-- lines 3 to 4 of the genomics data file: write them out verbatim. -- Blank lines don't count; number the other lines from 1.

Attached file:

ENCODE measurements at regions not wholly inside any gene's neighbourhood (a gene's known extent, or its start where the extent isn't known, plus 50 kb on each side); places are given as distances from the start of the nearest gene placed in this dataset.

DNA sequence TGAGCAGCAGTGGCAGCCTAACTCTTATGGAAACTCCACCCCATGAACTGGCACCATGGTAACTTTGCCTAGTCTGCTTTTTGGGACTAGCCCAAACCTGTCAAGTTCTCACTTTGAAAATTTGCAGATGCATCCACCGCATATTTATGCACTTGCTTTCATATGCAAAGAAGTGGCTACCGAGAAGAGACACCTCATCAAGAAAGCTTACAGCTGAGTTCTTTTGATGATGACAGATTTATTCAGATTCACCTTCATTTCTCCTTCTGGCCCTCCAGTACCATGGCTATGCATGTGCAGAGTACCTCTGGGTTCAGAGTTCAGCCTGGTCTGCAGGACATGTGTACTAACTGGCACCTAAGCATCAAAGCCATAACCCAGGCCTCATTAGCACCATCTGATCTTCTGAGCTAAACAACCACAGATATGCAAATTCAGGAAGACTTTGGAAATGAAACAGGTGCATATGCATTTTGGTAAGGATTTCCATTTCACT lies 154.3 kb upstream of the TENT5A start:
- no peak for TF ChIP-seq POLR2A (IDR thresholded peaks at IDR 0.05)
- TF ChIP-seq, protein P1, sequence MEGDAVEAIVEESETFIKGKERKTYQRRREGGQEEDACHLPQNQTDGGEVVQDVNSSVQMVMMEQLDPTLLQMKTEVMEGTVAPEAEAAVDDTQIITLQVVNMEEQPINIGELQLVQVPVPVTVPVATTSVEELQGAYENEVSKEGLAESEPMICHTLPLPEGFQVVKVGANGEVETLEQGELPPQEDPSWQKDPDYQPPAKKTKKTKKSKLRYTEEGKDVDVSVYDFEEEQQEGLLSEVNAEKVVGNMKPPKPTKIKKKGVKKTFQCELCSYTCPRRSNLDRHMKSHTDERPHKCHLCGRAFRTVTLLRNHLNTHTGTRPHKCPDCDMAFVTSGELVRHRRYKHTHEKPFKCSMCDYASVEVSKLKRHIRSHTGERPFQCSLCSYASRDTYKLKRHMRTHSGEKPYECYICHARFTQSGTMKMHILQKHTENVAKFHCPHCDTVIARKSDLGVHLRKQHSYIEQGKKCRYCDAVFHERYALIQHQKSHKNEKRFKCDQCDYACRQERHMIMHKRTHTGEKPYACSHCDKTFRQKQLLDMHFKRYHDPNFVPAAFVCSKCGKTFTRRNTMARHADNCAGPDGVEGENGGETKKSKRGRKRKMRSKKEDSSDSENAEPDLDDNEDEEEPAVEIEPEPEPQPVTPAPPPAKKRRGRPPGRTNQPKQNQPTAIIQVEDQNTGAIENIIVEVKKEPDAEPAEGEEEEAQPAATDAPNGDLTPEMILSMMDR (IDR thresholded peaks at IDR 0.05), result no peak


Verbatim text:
- no peak for TF ChIP-seq POLR2A (IDR thresholded peaks at IDR 0.05)
- TF ChIP-seq, protein P1, sequence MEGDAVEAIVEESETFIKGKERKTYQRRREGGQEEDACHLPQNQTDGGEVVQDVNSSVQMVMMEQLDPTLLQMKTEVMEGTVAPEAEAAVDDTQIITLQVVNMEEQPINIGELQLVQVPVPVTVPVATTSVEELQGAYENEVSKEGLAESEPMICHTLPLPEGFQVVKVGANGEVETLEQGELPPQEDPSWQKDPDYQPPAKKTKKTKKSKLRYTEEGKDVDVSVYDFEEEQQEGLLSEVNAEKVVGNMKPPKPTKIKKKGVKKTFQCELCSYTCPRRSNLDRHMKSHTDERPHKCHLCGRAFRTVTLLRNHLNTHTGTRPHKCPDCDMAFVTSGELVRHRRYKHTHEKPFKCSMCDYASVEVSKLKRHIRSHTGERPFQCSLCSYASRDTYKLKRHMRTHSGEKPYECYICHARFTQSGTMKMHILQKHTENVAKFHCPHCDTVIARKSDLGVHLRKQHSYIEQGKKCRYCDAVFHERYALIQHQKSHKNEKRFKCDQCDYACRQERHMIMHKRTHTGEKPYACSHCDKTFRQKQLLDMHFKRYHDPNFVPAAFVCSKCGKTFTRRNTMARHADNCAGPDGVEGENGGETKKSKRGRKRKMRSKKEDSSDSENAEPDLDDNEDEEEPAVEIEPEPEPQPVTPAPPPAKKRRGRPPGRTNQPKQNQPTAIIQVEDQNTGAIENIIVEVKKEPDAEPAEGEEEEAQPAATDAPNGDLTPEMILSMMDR (IDR thresholded peaks at IDR 0.05), result no peak